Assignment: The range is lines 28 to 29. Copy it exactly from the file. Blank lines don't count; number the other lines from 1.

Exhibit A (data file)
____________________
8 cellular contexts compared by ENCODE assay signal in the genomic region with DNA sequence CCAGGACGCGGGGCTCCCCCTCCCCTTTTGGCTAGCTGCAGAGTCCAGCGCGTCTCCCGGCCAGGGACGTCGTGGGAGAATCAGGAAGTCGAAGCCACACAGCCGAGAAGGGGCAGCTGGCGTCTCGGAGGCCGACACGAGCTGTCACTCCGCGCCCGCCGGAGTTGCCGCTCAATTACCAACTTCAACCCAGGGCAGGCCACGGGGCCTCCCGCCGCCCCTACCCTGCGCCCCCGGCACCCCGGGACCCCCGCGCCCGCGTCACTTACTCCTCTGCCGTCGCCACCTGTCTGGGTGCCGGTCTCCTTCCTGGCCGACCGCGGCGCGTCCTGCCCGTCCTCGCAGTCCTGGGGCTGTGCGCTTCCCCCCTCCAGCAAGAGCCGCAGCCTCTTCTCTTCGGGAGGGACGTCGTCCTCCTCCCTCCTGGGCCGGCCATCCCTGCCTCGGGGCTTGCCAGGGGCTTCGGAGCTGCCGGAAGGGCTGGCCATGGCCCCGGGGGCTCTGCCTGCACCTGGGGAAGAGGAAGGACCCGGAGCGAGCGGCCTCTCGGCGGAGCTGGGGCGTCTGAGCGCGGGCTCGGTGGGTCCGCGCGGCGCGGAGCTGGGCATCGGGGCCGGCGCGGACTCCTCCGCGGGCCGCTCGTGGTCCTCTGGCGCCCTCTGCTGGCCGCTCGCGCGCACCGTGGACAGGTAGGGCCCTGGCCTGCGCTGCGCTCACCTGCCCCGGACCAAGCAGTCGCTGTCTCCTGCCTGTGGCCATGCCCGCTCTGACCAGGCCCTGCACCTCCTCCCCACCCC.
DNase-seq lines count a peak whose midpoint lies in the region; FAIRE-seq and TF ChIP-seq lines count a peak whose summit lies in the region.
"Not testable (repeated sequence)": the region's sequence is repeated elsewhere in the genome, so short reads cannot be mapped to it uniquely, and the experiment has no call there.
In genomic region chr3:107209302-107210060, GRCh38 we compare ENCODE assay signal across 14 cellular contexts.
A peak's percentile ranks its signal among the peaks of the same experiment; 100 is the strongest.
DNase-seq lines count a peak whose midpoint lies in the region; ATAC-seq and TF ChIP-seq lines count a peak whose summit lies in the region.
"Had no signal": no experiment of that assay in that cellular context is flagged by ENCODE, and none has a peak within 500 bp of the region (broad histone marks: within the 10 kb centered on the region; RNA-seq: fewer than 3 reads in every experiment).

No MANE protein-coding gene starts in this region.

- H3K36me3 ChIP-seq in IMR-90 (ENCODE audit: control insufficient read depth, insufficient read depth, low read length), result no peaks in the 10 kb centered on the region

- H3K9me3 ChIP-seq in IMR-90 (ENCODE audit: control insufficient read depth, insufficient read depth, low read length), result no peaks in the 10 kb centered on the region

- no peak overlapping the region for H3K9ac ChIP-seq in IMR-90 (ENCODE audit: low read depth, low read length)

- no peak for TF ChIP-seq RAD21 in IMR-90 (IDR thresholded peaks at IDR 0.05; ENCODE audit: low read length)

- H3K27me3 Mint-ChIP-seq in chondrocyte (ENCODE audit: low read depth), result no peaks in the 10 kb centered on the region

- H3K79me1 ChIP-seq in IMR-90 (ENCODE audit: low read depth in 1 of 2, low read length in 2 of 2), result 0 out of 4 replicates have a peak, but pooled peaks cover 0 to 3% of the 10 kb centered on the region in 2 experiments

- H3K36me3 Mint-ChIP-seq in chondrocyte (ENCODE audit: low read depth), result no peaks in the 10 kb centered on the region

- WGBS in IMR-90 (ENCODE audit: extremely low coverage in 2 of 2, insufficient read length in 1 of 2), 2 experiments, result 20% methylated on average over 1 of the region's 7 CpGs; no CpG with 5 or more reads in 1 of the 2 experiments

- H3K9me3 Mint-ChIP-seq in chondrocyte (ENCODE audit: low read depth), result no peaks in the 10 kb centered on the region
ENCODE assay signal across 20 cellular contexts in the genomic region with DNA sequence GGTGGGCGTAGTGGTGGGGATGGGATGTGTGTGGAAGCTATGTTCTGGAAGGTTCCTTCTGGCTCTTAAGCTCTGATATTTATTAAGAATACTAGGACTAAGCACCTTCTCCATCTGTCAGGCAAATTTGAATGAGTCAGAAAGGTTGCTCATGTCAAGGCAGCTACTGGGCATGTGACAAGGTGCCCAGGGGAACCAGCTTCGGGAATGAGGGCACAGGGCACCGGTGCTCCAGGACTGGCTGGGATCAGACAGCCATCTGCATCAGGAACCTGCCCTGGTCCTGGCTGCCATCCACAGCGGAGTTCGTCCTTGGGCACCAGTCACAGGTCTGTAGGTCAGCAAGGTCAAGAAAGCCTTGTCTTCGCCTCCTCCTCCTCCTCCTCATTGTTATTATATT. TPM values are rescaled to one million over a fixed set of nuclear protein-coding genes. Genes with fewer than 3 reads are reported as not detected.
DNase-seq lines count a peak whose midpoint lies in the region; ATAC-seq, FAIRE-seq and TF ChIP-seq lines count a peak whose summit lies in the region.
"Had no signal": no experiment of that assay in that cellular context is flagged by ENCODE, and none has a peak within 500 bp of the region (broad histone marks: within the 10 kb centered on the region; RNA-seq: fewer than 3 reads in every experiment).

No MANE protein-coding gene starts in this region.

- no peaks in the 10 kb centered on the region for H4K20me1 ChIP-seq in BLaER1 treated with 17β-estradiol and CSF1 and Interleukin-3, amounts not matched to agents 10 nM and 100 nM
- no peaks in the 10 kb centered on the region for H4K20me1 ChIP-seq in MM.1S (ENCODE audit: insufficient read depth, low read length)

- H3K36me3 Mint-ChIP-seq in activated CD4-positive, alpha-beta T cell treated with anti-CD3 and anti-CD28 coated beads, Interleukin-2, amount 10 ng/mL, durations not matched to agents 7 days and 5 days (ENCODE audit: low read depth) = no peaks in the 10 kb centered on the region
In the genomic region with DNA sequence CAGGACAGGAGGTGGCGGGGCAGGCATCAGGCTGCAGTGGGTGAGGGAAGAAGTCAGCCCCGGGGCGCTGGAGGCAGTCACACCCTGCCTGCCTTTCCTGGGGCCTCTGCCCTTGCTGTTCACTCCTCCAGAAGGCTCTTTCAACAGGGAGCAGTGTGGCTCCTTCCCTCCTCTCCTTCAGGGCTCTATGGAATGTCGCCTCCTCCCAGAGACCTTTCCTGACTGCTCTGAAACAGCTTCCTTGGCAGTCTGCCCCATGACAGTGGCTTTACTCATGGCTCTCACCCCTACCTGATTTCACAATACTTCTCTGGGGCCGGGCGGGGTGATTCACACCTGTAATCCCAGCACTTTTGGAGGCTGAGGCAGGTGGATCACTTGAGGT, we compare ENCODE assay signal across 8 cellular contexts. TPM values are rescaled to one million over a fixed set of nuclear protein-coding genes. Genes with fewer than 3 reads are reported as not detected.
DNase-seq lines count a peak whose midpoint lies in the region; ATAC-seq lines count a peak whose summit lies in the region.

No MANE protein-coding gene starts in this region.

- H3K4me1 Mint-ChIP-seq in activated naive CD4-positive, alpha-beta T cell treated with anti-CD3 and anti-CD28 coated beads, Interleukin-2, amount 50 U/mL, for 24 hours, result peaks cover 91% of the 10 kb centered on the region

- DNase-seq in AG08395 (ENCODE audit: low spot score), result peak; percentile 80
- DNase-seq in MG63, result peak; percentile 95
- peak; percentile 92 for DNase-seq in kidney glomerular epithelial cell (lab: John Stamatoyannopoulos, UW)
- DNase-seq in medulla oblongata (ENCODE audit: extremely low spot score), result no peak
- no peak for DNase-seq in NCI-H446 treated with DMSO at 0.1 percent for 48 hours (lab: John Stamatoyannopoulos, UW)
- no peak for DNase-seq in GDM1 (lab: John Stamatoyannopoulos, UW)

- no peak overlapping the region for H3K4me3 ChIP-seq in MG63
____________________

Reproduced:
- H3K4me1 Mint-ChIP-seq in activated naive CD4-positive, alpha-beta T cell treated with anti-CD3 and anti-CD28 coated beads, Interleukin-2, amount 50 U/mL, for 24 hours, result peaks cover 91% of the 10 kb centered on the region

- DNase-seq in AG08395 (ENCODE audit: low spot score), result peak; percentile 80